When you water your jade plant too often or use a container without proper drainage, the soil can become waterlogged and lead to root rot. To avoid overwatering your jade plant, make sure the soil has dried out completely before watering again.

You can check this by inserting a finger into the soil up to your knuckle – if it’s dry, it’s time to water again. Also be sure to use a well-draining potting mix and a container with drainage holes.


While overwatering is a common problem for jade plants, underwatering can be just as damaging. When these plants don’t receive enough water, their leaves may shrivel or turn yellow.

The roots may also become dry and brittle. To avoid underwatering your jade plant, make sure you’re watering it thoroughly when you do water it.

This means adding enough water so that it runs out of the bottom of the container – this ensures that all parts of the soil are moistened properly. Also, be sure not to let the soil dry out completely between waterings.

Lack of Sunlight

Jade plants thrive in bright sunlight and need at least four hours of direct sunlight each day to stay healthy. If your jade plant isn’t getting enough sunlight, its growth may slow down, its leaves may become pale or yellow, and it may be more susceptible to pest and disease problems. To give your jade plant the sunlight it needs, make sure it’s placed in a bright, sunny location.

East-facing windows are ideal because they provide morning sun without the harsh afternoon rays. If your home doesn’t have enough natural light, you can consider using artificial grow lights to supplement.

Pests or Diseases

Jade plants are relatively resistant to pests and diseases, but they can still fall victim to a variety of problems. Common pests that infest jade plants include spider mites, mealybugs, and scale insects.

These pests can cause discoloration or distortion of the leaves and stems. Diseases that affect jade plants include fungal infections like powdery mildew and bacterial infections like soft rot.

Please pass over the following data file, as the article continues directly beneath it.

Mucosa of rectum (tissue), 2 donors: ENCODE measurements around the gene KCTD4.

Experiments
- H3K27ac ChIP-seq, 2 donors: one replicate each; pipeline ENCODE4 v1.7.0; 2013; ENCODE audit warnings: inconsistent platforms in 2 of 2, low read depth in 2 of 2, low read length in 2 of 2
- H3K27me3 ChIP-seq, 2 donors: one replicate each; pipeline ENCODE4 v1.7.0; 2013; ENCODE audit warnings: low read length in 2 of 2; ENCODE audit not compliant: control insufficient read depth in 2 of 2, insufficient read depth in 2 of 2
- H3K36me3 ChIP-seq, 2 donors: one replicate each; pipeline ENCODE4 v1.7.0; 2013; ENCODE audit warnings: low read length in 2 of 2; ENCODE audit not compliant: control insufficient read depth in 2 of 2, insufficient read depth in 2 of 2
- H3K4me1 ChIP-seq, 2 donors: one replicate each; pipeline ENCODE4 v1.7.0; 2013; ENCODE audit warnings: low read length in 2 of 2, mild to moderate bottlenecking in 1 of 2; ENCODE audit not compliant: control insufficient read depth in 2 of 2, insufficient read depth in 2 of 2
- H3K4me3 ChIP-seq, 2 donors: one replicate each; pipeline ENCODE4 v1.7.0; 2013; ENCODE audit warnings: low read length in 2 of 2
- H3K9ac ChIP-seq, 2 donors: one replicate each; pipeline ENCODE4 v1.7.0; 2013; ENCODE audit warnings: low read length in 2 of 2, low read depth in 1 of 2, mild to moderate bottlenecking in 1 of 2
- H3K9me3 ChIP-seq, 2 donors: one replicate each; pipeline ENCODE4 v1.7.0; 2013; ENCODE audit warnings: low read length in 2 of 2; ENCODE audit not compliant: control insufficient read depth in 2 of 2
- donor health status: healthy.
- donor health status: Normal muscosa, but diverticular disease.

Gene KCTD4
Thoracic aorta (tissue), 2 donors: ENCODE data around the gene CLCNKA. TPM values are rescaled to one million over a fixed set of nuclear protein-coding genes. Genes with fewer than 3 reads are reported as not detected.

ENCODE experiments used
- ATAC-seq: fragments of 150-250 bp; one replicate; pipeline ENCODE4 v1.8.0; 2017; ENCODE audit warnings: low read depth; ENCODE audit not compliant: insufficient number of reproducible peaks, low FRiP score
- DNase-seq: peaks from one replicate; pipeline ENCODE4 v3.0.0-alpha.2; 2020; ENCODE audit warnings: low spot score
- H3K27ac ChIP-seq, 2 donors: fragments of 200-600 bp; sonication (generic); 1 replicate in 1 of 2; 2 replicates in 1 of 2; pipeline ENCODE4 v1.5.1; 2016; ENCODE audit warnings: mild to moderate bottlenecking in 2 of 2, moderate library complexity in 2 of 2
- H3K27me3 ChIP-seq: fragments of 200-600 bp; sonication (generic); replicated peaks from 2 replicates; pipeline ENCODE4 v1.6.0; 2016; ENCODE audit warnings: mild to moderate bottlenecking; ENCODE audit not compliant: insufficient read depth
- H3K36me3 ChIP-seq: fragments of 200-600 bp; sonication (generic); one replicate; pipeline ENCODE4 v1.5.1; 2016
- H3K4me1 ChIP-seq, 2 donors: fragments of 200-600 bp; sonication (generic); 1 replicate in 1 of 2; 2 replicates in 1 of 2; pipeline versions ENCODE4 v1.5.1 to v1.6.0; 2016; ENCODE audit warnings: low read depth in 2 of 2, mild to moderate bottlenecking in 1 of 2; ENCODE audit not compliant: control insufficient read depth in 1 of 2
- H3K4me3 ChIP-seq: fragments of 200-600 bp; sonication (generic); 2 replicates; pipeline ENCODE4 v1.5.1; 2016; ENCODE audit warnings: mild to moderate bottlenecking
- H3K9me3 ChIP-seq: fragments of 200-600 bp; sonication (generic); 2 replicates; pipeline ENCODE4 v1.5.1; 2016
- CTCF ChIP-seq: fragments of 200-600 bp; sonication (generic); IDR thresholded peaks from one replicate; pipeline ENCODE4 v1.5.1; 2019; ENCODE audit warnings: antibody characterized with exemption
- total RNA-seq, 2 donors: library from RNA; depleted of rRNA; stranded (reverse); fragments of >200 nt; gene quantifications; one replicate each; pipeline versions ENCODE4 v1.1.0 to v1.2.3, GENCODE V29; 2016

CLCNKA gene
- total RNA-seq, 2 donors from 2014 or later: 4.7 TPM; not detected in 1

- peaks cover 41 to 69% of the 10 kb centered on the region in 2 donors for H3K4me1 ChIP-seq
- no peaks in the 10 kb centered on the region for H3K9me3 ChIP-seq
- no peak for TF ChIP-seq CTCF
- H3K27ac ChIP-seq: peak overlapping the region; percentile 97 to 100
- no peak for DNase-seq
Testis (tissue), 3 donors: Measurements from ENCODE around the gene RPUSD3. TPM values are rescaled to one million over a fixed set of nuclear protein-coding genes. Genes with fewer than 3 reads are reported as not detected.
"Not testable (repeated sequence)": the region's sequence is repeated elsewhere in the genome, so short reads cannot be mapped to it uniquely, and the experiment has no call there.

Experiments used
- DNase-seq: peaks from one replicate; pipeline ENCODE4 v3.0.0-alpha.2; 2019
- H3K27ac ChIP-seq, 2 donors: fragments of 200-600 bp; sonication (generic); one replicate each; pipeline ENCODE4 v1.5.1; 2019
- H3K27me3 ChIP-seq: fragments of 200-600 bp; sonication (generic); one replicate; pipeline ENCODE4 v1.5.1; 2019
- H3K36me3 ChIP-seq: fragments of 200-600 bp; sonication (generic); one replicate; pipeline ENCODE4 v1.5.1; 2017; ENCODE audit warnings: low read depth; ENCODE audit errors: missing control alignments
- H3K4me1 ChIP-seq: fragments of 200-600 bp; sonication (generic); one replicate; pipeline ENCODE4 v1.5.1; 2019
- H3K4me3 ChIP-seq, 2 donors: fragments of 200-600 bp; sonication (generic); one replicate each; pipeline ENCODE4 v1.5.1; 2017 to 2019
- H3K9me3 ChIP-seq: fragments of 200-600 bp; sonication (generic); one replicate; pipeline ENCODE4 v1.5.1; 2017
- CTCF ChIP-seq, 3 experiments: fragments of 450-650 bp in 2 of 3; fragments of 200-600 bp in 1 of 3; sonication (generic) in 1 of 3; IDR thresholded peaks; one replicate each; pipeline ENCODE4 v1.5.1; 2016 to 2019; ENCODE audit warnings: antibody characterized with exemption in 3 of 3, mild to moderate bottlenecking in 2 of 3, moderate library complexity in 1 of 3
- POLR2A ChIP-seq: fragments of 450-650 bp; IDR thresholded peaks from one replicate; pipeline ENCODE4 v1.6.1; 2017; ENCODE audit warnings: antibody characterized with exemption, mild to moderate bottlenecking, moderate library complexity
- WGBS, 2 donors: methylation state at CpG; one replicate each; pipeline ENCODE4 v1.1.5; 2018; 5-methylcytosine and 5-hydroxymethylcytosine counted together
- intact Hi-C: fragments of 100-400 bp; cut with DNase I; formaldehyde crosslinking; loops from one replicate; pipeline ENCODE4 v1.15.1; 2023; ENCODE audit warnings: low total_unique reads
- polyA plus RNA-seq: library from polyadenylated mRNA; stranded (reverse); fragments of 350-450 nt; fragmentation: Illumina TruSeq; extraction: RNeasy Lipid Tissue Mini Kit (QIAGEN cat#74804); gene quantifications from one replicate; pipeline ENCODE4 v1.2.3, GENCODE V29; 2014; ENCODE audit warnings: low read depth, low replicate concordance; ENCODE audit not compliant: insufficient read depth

Signs of disease include wilting or drooping leaves and discolored stems. To prevent pest and disease problems with your jade plant, make sure it’s grown in a clean environment with good air circulation.

Regularly inspect the plant for signs of infestation or infection so you can catch problems early on. If you do notice an issue, treat it promptly with an appropriate pesticide or fungicide for indoor plants.

Troubleshooting Tips for a Sickly Jade Plant


If your jade plant is droopy or the leaves are turning yellow and falling off, it’s possible that you’re overwatering it. To fix this issue, check the soil moisture level by sticking your finger about an inch into the soil. If it feels moist, then hold off on watering until the top inch of the soil feels dry to the touch.

If you’re unsure about how often to water your jade plant, a good rule of thumb is to water when the soil is completely dry. If your jade plant is severely overwatered and the roots are rotting, you may need to repot it with fresh soil.

To do so, gently remove the plant from its pot and remove any dead or rotting roots. Replace the old soil with fresh potting mix and replant your jade in its new home.


Underwatering can cause your jade plant’s leaves to become brittle, brown at the edges and fall off prematurely. To prevent this from happening, make sure that you water your jade thoroughly and consistently but don’t let it sit in standing water as this can cause root rot.

Adding a layer of mulch around the base of your jade plant can help retain moisture in dry conditions. However, be careful not to add too much mulch as this can trap moisture against stems or leaves which can lead to mold growth.

Lack of Sunlight:

Jade plants require bright but indirect sunlight exposure for at least 4-6 hours per day minimum for optimal growth and survival. If you notice that your jade isn’t getting enough sunlight due to low light levels inside or its current location near a window that doesn’t receive adequate sunshine, moving it to a sunnier location will solve this problem.

If moving the plant isn’t an option, consider supplementing with artificial light. There are many grow lights available, including those that can mimic natural sunlight to help your jade plant get the light it needs to thrive.

Pests or Diseases:

Pests and diseases can cause significant damage to your jade plant if left untreated. Common pests that affect jade plants include mealybugs, spider mites, and scale insects.

These pests can be controlled with insecticidal soap or neem oil applied regularly. Common diseases include root rot and leaf spot disease.

These issues can be prevented by ensuring proper drainage and avoiding overwatering. If your plant becomes infected, you may need to prune away affected areas and apply fungicide treatment as needed.


Jade plants are beautiful houseplants that are relatively easy to care for if you know what to look out for. Troubleshooting any problems early on will help ensure that your jade stays healthy and vibrant for years to come. By following the tips outlined in this article, you should be able to revive a dying jade plant with ease and watch it grow into a beautiful addition to your home decor.


Leave a Reply

Your email address will not be published. Required fields are marked *